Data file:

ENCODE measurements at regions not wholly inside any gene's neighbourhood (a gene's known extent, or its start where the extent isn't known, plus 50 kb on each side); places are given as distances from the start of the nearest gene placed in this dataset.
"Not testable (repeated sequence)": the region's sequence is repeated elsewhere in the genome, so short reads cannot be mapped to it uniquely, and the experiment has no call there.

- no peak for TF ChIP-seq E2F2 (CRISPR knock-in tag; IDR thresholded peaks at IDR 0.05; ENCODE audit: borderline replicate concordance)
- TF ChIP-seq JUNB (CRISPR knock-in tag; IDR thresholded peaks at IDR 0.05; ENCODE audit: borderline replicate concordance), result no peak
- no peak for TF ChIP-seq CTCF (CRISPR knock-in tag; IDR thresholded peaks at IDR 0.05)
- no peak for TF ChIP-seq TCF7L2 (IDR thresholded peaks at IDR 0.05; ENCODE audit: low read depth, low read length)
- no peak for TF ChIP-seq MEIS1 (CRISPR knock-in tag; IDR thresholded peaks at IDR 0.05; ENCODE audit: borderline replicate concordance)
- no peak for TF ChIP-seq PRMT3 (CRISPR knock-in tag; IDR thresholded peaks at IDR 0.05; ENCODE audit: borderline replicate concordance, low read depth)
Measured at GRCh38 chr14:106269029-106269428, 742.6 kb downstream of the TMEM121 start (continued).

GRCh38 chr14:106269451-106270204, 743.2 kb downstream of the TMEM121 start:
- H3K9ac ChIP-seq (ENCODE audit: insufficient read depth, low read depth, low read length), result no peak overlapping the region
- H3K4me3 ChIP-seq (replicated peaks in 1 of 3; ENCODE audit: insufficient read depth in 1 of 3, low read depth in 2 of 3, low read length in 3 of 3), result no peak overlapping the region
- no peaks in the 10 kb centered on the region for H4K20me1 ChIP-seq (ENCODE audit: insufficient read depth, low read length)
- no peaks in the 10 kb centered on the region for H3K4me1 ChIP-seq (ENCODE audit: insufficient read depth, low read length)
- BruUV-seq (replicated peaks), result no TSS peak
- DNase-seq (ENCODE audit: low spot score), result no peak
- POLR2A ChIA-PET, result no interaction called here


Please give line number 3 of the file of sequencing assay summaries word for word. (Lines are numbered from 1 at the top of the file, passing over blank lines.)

- no peak for TF ChIP-seq E2F2 (CRISPR knock-in tag; IDR thresholded peaks at IDR 0.05; ENCODE audit: borderline replicate concordance)